Franchising is a business relationship and each relationship is personal. No two people who are approached will find the same advantages or disadvantages of franchising. Many factors will influence whether a franchise relationship is good, just as many factors influence whether any other personal or business relationship is good. And, as in any relationship, the benefits to the parties to a franchise relationship must, over the long term must out weigh any disadvantages, if the relationship is to endure.
Expect no more than what the franchisor promises in writing in the franchise agreement. Confirm your understanding of those promises through conversations with existing franchisees and question the franchisor. Ensure that the franchisor responds to the issues that concern you about its programme before you enter into any agreement.
After the franchise agreements have been signed most estate agency franchisors will help franchisees to develop or revise business plans. Training and orientation of the franchisors business systems will be delivered within the first few months to the manager/owner of the franchisee company and in cooperation with the manager/owner, training will be delivered to the sales agents and administrative staff. Some estate agency franchisors also employ business consultants to liaise with the franchisees on an ongoing basis to assist them to grow innovate and increase their market share.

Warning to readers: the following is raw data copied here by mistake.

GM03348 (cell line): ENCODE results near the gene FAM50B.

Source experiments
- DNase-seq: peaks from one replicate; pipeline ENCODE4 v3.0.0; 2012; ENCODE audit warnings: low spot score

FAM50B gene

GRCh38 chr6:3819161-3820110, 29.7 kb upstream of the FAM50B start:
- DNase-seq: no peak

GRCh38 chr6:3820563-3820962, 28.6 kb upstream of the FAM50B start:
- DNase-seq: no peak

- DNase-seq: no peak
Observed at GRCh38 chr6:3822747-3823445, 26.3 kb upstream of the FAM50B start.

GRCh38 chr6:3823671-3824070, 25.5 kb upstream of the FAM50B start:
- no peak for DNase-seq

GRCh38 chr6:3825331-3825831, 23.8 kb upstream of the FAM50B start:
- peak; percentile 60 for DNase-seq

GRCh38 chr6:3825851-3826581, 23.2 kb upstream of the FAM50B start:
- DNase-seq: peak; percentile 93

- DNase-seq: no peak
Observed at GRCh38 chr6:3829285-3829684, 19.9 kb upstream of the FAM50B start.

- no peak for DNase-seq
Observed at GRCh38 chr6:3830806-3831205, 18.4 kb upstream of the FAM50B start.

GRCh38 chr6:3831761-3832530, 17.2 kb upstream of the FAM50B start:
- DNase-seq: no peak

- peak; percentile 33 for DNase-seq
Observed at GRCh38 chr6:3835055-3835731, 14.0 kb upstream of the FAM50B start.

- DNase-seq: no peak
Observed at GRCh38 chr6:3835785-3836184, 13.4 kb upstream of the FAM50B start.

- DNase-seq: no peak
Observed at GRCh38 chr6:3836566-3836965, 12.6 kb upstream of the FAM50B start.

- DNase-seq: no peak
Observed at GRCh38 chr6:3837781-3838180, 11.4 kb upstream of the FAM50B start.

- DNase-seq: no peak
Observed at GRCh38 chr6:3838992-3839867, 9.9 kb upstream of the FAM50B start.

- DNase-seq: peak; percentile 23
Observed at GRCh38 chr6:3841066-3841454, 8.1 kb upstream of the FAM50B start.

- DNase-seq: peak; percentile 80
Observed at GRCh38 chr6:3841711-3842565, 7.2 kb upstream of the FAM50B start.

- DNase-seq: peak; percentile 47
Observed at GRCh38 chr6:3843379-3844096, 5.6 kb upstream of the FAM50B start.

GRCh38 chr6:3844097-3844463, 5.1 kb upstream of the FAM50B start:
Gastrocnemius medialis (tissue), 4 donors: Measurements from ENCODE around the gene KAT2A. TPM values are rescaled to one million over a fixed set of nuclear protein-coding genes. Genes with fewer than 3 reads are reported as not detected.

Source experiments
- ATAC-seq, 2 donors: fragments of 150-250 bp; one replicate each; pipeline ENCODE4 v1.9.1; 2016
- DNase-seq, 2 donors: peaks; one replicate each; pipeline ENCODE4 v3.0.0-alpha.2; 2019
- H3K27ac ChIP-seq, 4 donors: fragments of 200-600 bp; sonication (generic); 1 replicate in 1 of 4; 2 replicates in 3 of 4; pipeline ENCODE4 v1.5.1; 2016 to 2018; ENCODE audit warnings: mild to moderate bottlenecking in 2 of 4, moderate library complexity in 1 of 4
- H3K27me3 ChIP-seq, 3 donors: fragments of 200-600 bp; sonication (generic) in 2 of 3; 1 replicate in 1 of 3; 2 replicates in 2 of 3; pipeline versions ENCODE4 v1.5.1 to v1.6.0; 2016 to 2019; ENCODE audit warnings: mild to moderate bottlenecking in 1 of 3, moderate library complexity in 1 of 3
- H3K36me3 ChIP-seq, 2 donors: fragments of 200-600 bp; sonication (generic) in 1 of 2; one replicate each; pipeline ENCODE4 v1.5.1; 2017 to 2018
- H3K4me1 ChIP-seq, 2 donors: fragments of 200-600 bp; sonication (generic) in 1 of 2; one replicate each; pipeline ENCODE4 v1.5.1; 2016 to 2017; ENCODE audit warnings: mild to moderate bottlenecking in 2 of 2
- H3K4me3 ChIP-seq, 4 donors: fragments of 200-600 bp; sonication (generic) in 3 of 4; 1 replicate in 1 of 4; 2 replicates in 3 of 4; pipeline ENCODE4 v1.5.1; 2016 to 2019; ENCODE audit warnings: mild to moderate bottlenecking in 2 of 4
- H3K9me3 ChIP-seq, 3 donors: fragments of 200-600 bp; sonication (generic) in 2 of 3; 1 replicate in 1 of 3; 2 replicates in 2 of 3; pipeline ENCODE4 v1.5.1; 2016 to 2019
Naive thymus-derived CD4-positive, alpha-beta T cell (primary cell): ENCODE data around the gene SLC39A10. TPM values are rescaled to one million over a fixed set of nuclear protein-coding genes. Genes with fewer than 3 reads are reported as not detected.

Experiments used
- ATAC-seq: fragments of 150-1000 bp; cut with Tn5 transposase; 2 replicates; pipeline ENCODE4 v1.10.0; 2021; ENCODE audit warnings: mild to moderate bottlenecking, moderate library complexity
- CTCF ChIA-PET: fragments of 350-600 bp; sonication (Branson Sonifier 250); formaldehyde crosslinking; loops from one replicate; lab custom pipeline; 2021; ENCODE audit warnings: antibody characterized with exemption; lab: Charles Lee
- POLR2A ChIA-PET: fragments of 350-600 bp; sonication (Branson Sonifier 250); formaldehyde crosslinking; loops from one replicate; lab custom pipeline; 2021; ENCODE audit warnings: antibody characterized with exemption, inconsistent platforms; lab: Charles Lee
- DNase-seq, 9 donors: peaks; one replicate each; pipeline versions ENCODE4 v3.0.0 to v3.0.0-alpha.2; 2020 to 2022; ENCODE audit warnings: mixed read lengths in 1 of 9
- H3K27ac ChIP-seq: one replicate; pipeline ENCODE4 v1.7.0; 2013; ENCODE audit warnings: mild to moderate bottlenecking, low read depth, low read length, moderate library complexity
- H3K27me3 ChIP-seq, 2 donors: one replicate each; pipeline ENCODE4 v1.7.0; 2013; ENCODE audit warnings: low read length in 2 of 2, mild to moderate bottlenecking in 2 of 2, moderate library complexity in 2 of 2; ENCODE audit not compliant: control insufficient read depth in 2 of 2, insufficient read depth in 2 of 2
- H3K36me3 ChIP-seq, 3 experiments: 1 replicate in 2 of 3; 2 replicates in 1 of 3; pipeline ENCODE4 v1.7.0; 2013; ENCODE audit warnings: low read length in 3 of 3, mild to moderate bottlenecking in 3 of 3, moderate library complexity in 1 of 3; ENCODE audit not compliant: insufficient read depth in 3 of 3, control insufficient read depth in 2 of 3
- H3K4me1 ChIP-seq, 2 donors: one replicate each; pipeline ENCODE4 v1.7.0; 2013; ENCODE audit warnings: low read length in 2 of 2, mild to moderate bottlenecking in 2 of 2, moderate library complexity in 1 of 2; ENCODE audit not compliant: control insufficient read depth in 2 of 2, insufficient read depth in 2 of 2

One of the most valuable forms of business consultation available to estate agency franchisee arises from the relationship one franchisee develops with other franchisees within the network. Whether they meet locally, regionally nationally or internationally franchisees in the same system develop a kinship and collegiality arising from the way they address similar problems. Most franchise organisations have formal and informal franchisee networks, within which franchisees are typically willing to share their experiences with their colleagues.